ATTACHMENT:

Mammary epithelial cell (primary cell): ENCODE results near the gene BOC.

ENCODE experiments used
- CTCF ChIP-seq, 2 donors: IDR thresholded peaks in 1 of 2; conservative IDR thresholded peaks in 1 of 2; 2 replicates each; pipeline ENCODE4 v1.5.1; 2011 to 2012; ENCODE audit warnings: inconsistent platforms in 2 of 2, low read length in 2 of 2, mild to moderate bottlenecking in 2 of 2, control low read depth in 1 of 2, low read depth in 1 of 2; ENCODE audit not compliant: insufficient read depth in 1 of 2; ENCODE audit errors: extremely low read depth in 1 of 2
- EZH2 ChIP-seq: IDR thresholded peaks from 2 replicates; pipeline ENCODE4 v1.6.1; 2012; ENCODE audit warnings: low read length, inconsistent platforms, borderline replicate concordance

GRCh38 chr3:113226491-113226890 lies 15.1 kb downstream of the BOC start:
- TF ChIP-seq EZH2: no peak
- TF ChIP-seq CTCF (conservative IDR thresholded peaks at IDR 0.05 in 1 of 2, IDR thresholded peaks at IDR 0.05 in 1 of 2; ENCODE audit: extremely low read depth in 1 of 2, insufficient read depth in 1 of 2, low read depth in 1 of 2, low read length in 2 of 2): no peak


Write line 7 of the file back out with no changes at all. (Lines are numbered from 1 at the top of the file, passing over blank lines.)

- TF ChIP-seq CTCF (conservative IDR thresholded peaks at IDR 0.05 in 1 of 2, IDR thresholded peaks at IDR 0.05 in 1 of 2; ENCODE audit: extremely low read depth in 1 of 2, insufficient read depth in 1 of 2, low read depth in 1 of 2, low read length in 2 of 2): no peak